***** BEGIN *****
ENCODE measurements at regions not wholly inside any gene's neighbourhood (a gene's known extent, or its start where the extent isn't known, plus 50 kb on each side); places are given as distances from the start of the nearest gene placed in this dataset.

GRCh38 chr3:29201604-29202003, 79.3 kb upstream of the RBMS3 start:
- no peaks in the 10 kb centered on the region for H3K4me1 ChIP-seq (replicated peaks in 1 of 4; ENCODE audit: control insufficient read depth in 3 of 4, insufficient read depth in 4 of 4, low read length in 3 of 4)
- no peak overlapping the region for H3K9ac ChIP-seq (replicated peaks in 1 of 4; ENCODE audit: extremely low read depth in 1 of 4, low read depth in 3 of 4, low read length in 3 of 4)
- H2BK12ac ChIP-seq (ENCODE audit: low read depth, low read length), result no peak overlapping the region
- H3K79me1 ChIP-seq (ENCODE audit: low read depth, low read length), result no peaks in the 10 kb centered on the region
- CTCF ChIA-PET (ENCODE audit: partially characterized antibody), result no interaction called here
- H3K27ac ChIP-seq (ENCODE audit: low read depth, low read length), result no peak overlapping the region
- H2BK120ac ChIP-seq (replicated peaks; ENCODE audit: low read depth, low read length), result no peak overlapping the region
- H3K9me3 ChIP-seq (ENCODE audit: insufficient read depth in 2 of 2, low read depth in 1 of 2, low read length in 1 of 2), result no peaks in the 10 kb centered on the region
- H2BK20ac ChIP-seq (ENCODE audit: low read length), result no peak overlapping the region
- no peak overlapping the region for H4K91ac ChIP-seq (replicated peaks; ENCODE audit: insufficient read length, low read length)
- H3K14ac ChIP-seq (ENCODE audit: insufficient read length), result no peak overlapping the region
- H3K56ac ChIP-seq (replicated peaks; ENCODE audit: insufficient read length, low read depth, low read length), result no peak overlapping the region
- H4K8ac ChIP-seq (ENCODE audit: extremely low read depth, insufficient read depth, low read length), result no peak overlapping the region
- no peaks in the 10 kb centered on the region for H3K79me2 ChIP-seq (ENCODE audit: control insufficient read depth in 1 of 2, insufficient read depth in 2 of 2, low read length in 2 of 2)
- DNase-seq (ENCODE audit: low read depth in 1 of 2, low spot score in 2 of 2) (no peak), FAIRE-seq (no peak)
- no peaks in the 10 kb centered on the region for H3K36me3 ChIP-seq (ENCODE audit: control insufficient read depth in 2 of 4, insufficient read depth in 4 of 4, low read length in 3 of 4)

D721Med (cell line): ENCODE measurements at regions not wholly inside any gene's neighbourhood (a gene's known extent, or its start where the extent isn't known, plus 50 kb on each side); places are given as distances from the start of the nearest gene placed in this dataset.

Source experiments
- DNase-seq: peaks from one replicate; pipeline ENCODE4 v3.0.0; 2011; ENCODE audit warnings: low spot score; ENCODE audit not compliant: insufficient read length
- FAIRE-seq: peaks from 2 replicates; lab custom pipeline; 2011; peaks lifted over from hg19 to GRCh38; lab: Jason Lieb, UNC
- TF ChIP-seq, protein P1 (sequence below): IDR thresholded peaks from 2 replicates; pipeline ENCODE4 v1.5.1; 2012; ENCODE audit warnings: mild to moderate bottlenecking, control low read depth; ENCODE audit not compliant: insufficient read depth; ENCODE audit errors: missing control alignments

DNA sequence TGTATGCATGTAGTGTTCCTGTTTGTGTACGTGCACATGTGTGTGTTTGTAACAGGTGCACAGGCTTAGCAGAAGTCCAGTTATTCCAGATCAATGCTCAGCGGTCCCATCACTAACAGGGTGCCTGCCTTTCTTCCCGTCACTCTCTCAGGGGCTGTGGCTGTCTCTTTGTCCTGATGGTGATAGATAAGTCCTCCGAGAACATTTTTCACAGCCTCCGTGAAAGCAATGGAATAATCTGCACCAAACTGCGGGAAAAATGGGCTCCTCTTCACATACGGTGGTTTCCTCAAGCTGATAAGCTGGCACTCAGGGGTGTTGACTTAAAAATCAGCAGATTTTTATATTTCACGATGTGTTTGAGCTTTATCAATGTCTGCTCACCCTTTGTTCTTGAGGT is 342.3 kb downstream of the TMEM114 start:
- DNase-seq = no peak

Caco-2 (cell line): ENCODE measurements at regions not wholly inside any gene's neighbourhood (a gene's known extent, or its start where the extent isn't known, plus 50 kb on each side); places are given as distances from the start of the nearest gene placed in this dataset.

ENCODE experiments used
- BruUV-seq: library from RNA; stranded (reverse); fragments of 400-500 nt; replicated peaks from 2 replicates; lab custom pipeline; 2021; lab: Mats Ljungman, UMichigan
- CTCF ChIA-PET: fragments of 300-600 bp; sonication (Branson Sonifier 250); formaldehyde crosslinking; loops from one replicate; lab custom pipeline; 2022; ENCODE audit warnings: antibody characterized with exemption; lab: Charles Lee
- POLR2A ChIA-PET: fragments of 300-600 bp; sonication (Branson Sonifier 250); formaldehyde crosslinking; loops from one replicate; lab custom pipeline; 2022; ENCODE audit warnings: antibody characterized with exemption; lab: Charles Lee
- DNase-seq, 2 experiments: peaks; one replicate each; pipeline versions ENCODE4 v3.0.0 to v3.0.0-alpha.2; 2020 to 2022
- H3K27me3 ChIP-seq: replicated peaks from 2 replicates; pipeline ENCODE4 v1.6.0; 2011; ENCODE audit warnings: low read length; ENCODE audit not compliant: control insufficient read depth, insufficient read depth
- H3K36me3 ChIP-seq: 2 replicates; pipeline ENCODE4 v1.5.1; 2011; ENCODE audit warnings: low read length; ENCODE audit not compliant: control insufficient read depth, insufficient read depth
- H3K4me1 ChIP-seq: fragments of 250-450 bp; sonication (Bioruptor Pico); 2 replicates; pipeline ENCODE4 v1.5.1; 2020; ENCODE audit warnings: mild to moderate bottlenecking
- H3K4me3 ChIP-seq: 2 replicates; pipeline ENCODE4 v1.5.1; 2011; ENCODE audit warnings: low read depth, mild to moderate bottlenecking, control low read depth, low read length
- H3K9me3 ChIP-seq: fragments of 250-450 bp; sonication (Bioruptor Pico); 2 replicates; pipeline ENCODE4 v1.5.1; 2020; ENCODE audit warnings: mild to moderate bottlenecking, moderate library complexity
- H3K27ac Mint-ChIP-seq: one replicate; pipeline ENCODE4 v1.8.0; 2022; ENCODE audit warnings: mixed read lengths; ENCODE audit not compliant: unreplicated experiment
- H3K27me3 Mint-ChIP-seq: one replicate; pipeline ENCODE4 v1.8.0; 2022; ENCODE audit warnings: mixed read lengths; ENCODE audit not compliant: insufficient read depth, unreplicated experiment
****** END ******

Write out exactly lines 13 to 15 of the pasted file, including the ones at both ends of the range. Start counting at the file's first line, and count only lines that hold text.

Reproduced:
- H3K14ac ChIP-seq (ENCODE audit: insufficient read length), result no peak overlapping the region
- H3K56ac ChIP-seq (replicated peaks; ENCODE audit: insufficient read length, low read depth, low read length), result no peak overlapping the region
- H4K8ac ChIP-seq (ENCODE audit: extremely low read depth, insufficient read depth, low read length), result no peak overlapping the region